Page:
Electron diffraction is a technique used to examine solids by firing a beam of electrons at a sample and observing their deflection. The electrons are deflected not as particles but as waves, as in classical diffraction (see Wave-particle duality).
The technique is only used on crystal samples that have a regularly spaced atomic lattice. Most electron diffraction is performed with high energy electrons whose wavelengths are orders of magnitude smaller than the interplanar spacings in most crystals. For example, for 100 keV electrons λ < 3.7 x 10-12 m. Typical lattice parameters for crystals are around 0.3 nm.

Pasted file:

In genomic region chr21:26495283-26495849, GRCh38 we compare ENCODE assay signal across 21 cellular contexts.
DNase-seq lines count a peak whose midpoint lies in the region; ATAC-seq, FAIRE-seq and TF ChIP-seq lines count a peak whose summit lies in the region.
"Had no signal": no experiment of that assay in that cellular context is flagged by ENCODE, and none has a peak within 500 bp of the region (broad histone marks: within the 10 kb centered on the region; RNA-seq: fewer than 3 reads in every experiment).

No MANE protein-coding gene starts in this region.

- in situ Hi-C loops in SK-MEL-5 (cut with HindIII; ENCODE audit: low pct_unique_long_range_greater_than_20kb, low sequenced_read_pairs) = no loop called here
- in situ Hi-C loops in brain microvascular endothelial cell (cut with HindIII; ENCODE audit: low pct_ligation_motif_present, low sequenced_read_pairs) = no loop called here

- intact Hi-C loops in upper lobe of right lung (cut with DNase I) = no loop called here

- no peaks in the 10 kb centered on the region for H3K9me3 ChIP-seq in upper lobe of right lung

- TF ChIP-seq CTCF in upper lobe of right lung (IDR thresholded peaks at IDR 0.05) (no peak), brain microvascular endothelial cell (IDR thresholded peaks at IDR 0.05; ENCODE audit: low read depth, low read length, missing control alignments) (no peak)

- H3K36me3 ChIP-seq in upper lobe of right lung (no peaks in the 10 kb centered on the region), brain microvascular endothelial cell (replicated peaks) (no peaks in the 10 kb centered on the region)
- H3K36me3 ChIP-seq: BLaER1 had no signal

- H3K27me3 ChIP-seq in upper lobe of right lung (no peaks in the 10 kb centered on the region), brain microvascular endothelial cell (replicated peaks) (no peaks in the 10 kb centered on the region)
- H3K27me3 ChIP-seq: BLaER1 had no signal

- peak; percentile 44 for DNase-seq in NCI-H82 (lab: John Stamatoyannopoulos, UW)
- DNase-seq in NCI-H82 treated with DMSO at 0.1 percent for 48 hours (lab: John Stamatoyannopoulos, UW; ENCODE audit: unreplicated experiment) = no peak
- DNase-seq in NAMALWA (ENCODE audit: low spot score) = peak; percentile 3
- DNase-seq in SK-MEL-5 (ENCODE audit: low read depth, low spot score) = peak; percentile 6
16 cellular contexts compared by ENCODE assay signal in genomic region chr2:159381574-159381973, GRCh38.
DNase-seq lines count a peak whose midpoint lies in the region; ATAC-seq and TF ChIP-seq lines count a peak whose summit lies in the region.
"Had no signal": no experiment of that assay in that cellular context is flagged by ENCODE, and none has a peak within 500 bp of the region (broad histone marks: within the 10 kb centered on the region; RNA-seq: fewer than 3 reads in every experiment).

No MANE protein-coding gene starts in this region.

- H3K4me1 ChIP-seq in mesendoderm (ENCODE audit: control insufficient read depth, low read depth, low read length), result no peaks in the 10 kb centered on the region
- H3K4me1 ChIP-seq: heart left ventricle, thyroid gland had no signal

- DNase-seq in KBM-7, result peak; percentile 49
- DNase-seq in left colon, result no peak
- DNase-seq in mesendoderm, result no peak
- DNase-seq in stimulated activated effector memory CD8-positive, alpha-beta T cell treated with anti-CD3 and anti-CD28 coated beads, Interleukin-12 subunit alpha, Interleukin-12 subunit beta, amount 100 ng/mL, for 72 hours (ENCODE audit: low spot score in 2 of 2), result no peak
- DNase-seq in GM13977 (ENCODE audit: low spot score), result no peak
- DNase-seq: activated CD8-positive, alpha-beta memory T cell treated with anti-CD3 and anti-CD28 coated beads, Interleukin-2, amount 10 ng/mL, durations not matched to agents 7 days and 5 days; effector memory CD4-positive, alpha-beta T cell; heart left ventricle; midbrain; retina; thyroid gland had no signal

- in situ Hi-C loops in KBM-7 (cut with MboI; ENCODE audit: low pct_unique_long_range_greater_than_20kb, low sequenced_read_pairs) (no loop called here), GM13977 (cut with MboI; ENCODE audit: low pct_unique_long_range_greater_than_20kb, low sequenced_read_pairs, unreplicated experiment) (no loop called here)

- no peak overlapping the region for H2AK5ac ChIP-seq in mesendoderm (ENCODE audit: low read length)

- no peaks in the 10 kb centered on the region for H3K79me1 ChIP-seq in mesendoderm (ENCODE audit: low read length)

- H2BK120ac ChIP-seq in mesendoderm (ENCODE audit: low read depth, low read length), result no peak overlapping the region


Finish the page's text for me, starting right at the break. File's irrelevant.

The electrons are scattered by interaction with the positively charged atomic nuclei. Electrons are charged, light particles which interact very strongly with solids so their penetration is very limited. Low-energy Electron Diffraction (LEED) and Reflection High-Energy Electron Diffraction (RHEED) are therefore considered to be surface science techniques, while transmission electron diffraction is limited to specimens less than 1mm thick. Transmission electron diffraction is usually carried out in a Transmission Electron Microscope (TEM).
The technique is somewhat similar to Neutron diffraction.